South Africa’s reconciliation process has become a model for countries recovering from violent conflicts across the globe. Often called South Africa’s miracle, the transition from a country divided by Apartheid to ‘the rainbow nation’ has been the most written and talked about in world history. As we move further away from the Truth and Reconciliation Commission that was held in the late 1990s, and near the end of the Mandela era, more and more criticisms and doubts about the process are emerging but the South African story remains influential in the realm of reconciliation.
Reconciliation in South Africa started well before the official end of Apartheid in 1994. Civil society and political organizations across the spectrum engaged in actions that brought about healing and dialogue across different races and ultimately change to the country.
On a national level, reconciliation began in the early 1990s with negotiations between political parties to envision the country beyond Apartheid. These negotiations led to the first democratic elections in April, 1994. Under the influence of the then president Nelson Mandela and the Archbishop of the Anglican church, Desmond Tutu, a reconciliation discourse emerged in the country that drew on the African concept of ubuntu and later also the Christian concept of forgiveness.
This discourse became a media campaign with slogans such as ‘unity in diversity’, images of children of different races playing together in television adverts and calls for people to reach out to one another in the spirit of ubuntu. The civil war many had feared during the transition didn’t happen and, skepticism and cynicism aside, the media campaign was sufficiently effective to facilitate a way for people from different races to interact with one another in public spaces. Major sport events at the time assisted in bringing about a euphoric atmosphere that contributed to a sense on national identity.
In the late 1990s, the Truth and Reconciliation Commission was established, holding hearings in communities across the country. The TRC was influential in bringing to light the horrors that happened during Apartheid but, although publicised through national television, were criticised for not reaching the audience most needing to hear these stories, namely white South Africans. The TRC adopted a conditional amnesty process, offering amnesty to those who were prepared to tell the truth of what they did.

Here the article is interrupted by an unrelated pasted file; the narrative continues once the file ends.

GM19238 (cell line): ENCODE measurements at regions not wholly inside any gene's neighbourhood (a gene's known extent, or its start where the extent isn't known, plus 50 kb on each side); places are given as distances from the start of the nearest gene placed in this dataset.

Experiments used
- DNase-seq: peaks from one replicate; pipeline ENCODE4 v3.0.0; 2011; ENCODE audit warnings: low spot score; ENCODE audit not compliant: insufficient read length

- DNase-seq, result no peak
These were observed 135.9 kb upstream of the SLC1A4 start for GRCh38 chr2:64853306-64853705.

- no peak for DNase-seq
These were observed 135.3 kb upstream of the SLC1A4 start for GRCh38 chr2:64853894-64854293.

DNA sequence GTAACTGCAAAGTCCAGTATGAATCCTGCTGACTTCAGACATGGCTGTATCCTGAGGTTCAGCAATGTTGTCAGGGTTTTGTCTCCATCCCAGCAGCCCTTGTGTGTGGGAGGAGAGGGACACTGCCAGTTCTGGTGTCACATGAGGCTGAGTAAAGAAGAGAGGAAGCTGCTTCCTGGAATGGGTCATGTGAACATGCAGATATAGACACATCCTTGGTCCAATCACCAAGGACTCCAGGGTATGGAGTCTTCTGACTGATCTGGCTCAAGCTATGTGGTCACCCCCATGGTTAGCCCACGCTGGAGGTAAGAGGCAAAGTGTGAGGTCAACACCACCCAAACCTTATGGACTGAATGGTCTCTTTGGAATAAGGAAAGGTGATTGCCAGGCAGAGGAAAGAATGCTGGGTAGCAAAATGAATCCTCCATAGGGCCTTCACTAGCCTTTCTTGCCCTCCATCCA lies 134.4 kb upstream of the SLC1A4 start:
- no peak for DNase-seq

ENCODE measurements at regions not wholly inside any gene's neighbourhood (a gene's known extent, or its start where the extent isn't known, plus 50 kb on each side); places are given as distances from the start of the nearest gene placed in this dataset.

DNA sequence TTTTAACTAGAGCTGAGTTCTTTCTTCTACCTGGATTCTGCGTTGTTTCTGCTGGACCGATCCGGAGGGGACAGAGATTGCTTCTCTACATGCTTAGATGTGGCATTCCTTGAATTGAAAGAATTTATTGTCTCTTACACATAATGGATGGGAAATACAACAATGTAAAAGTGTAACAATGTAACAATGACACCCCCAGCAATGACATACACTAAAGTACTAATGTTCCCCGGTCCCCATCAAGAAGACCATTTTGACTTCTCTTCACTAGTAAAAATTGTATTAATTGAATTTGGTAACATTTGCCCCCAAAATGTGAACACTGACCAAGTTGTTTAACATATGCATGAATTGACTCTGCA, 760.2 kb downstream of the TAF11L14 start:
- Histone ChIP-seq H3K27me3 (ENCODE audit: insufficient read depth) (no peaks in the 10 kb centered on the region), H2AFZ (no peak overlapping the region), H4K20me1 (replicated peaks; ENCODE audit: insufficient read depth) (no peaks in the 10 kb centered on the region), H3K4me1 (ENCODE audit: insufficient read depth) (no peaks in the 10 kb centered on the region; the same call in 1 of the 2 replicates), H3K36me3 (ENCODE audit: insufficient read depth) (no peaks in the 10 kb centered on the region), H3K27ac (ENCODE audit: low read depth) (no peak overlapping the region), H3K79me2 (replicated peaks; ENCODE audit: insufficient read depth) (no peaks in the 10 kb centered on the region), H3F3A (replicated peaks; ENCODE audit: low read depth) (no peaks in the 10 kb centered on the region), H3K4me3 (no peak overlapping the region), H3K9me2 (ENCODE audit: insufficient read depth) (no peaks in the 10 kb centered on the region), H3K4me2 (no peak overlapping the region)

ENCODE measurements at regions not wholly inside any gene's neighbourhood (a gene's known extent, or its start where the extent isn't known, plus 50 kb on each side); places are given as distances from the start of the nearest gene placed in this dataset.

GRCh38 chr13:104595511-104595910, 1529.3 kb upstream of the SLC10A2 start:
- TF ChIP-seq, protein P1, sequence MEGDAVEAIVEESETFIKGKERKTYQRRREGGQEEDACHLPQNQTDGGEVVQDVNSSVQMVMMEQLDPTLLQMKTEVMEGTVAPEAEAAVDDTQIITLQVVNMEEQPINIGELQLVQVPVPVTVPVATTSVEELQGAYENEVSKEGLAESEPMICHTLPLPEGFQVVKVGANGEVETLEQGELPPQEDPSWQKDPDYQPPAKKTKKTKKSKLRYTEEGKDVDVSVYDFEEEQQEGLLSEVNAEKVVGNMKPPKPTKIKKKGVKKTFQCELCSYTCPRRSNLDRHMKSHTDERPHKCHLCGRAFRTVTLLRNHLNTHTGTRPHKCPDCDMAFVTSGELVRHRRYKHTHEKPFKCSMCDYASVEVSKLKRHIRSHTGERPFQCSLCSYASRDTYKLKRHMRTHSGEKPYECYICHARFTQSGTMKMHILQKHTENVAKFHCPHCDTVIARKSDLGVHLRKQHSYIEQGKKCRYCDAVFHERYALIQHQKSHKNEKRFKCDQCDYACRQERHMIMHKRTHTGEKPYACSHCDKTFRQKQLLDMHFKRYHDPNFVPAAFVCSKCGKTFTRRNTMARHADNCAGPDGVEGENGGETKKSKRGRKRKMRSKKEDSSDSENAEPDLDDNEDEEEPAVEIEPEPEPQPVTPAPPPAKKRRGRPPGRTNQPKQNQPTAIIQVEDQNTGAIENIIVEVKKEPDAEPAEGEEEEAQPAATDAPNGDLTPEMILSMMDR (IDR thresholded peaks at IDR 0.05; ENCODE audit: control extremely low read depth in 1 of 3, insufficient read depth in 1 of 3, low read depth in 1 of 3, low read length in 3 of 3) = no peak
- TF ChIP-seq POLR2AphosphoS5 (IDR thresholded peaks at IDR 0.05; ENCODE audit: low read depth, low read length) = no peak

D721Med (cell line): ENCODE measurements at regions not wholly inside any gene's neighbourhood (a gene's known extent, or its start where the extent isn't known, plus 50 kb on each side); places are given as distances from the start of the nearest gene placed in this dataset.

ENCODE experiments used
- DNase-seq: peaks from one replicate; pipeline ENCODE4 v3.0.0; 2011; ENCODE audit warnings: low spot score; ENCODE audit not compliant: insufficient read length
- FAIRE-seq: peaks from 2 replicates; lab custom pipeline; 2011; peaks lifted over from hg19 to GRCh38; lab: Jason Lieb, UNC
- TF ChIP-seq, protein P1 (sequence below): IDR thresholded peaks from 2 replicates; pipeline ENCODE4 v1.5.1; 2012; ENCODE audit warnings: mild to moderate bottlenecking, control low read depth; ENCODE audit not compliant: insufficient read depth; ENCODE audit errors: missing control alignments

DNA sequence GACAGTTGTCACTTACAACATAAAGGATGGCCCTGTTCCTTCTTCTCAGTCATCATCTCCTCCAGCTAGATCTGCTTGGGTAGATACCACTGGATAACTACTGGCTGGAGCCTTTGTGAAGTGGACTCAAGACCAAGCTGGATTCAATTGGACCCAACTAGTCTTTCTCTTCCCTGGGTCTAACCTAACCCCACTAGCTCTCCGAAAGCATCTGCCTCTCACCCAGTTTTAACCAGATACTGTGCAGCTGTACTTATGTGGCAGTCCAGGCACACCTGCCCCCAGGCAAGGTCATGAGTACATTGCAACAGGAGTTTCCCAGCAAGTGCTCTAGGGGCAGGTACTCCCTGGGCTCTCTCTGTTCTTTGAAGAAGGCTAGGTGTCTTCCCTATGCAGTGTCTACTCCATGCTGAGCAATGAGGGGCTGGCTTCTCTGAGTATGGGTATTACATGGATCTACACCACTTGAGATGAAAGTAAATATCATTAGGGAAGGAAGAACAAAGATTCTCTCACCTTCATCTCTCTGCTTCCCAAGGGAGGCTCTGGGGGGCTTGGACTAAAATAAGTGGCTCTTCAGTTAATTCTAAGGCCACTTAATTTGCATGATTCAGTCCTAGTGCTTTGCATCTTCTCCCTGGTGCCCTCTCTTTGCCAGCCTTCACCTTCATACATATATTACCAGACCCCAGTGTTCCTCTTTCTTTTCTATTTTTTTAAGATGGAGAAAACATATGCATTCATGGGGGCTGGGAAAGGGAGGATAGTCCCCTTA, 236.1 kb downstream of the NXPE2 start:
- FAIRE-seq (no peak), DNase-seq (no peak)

A major criticism of the reconciliation process in South Africa is that white South Africans were let off ‘too easily’ and were not made to take sufficient responsibility for what happened in the past. Economic inequality and structural injustices along racial lines remain a challenge and a hindrance to reconciliation. Another criticism is that the reconciliation process has been relatively superficial. The recent South African Reconciliation Barometers reveal that although South Africans interact in public spaces, there is still a resistance to more meaningful social interaction.
In terms of acting as a model for other countries recovering from violent conflict, many suggest caution as the context in South Africa is so unique that it would be difficult to replicate. Not only this, South Africa’s choice of amnesty has become an attractive option in situations where political elites who were involved in violent conflict don’t want to have to take responsibility for their actions. But this over-simplified adoption of South Africa’s amnesty process ignores its conditionality, and the stringent measures that were taken to ensure investigations were thorough and perpetrators held accountable, even if not through criminal prosecutions. The Centre for the Study of Violence and Reconciliation has a report about the limitations of South Africa as a model for other countries here.
The South African experience did bring to the fore many issues that had not previously been interrogated such as what reconciliation on a national level really means and what the relationship between reconciliation and such things as truth (as the Zapiro cartoon alongside illustrates), justice, healing, democracy and development is.
What the South African experience perhaps illustrates most clearly is that reconciliation is always an unfinished project. Civil society organizations continue to facilitate interpersonal reconciliation through a multitude of forums. Growing out of the work of the TRC, the Institute for Justice and Reconciliation is particularly noteworthy in this regard. Another project that attempts to continue the work of the TRC is the Apartheid Archive project which allows ordinary South African to tell their stories of the past.